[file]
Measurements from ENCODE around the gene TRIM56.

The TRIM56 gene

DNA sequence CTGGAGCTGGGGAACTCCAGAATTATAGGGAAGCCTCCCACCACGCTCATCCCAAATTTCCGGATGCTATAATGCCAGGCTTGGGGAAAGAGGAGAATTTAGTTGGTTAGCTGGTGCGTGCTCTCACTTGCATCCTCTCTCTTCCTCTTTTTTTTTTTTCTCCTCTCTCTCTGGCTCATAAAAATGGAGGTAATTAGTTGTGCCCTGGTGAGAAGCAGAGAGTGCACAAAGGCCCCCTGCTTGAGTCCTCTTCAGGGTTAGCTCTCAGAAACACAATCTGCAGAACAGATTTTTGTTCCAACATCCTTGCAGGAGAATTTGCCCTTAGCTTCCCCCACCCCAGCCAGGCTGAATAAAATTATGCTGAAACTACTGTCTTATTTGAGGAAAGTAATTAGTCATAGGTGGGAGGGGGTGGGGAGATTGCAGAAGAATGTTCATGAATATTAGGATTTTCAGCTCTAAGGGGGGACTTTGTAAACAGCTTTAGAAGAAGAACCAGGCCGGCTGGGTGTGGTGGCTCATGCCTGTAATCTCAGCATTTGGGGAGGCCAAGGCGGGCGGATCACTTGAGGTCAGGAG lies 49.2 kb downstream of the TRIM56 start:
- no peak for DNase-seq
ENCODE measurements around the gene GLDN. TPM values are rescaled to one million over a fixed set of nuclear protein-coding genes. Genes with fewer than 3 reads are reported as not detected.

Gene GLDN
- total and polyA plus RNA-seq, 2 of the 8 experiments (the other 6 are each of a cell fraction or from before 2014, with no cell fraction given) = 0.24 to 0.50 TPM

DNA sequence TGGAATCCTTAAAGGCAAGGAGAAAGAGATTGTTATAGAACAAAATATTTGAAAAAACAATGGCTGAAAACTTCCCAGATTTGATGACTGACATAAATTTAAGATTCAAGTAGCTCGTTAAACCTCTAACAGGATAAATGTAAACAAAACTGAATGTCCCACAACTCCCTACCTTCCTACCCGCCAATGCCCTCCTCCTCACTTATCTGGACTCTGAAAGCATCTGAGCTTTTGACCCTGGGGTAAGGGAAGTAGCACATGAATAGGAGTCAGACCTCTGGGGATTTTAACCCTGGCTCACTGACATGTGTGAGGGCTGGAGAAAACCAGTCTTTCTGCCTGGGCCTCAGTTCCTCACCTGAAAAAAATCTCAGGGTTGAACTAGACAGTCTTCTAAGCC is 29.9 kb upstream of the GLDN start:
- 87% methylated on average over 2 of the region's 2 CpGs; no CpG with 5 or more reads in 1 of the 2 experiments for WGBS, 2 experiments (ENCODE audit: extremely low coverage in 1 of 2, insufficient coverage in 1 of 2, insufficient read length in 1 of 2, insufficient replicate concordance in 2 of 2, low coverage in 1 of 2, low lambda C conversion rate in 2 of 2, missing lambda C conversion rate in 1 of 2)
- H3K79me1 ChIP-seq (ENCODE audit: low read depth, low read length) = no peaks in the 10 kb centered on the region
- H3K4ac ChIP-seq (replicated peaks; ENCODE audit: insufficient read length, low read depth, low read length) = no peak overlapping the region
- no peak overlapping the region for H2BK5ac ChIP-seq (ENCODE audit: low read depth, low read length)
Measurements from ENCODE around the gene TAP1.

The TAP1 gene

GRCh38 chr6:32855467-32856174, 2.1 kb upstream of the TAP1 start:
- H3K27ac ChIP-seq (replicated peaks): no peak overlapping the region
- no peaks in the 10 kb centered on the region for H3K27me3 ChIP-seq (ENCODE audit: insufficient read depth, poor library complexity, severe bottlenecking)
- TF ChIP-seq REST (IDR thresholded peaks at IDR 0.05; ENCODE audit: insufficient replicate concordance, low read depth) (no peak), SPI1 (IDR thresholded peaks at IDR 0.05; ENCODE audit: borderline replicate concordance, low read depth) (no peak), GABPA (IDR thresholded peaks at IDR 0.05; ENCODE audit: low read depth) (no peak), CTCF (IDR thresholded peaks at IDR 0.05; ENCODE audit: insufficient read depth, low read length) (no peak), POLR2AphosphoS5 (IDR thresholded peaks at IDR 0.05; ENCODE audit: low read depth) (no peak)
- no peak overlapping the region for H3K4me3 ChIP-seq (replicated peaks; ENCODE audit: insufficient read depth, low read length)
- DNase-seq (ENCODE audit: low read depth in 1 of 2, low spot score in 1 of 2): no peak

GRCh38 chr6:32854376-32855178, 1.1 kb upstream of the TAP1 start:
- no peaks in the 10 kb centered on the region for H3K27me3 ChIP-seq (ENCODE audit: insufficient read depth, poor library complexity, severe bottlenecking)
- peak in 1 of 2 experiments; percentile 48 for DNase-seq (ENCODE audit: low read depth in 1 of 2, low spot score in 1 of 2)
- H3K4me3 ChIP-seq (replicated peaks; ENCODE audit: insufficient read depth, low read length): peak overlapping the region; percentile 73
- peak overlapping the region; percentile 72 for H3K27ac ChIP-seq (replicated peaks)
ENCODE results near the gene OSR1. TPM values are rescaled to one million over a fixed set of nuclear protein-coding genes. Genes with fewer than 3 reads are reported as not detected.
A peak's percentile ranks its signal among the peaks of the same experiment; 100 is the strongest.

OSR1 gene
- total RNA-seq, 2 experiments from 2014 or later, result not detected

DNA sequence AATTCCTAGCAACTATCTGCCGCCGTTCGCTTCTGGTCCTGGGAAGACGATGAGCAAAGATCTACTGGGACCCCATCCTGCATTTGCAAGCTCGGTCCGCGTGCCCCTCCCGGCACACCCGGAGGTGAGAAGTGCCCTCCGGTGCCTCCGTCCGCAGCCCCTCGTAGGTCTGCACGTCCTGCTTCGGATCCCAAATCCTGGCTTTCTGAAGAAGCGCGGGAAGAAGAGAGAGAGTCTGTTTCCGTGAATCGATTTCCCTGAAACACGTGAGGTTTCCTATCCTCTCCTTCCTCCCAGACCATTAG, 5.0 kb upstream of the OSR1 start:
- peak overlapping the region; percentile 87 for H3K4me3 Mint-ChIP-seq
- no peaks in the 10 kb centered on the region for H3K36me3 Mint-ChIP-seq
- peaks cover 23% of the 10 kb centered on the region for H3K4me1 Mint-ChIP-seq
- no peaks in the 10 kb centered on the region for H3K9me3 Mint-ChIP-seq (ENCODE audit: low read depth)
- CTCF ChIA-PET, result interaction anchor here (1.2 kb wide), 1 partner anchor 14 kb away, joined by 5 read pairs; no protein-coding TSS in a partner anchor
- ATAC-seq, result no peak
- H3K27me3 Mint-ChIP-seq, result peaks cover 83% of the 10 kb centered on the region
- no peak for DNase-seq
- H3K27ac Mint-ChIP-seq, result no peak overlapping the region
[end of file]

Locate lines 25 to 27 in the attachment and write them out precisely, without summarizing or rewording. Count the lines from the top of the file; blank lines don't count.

- peak overlapping the region; percentile 72 for H3K27ac ChIP-seq (replicated peaks)
ENCODE results near the gene OSR1. TPM values are rescaled to one million over a fixed set of nuclear protein-coding genes. Genes with fewer than 3 reads are reported as not detected.
A peak's percentile ranks its signal among the peaks of the same experiment; 100 is the strongest.